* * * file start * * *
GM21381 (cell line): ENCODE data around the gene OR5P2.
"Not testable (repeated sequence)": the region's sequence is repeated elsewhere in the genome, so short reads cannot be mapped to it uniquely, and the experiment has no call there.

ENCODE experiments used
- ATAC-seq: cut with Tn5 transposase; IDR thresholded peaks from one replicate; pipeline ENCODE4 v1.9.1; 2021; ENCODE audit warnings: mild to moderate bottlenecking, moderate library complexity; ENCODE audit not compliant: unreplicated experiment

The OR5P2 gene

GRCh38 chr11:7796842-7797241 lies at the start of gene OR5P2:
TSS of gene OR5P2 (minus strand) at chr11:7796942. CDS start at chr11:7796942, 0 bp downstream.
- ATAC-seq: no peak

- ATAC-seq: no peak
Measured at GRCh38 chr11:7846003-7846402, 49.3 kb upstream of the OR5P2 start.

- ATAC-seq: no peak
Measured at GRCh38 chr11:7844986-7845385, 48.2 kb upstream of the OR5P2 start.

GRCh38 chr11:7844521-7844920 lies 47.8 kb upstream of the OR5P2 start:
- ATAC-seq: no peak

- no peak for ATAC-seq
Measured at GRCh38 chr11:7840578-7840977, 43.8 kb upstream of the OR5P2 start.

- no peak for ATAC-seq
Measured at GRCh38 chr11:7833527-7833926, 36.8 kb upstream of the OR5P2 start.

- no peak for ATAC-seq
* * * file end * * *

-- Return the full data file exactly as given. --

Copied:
GM21381 (cell line): ENCODE data around the gene OR5P2.
"Not testable (repeated sequence)": the region's sequence is repeated elsewhere in the genome, so short reads cannot be mapped to it uniquely, and the experiment has no call there.

ENCODE experiments used
- ATAC-seq: cut with Tn5 transposase; IDR thresholded peaks from one replicate; pipeline ENCODE4 v1.9.1; 2021; ENCODE audit warnings: mild to moderate bottlenecking, moderate library complexity; ENCODE audit not compliant: unreplicated experiment

The OR5P2 gene

GRCh38 chr11:7796842-7797241 lies at the start of gene OR5P2:
TSS of gene OR5P2 (minus strand) at chr11:7796942. CDS start at chr11:7796942, 0 bp downstream.
- ATAC-seq: no peak

- ATAC-seq: no peak
Measured at GRCh38 chr11:7846003-7846402, 49.3 kb upstream of the OR5P2 start.

- ATAC-seq: no peak
Measured at GRCh38 chr11:7844986-7845385, 48.2 kb upstream of the OR5P2 start.

GRCh38 chr11:7844521-7844920 lies 47.8 kb upstream of the OR5P2 start:
- ATAC-seq: no peak

- no peak for ATAC-seq
Measured at GRCh38 chr11:7840578-7840977, 43.8 kb upstream of the OR5P2 start.

- no peak for ATAC-seq
Measured at GRCh38 chr11:7833527-7833926, 36.8 kb upstream of the OR5P2 start.

- no peak for ATAC-seq